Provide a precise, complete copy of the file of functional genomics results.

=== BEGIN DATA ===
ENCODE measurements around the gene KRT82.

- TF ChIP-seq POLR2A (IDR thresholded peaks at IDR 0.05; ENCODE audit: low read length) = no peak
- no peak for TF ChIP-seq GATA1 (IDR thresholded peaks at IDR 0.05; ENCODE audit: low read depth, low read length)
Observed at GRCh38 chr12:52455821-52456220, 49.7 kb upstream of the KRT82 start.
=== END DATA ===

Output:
ENCODE measurements around the gene KRT82.

- TF ChIP-seq POLR2A (IDR thresholded peaks at IDR 0.05; ENCODE audit: low read length) = no peak
- no peak for TF ChIP-seq GATA1 (IDR thresholded peaks at IDR 0.05; ENCODE audit: low read depth, low read length)
Observed at GRCh38 chr12:52455821-52456220, 49.7 kb upstream of the KRT82 start.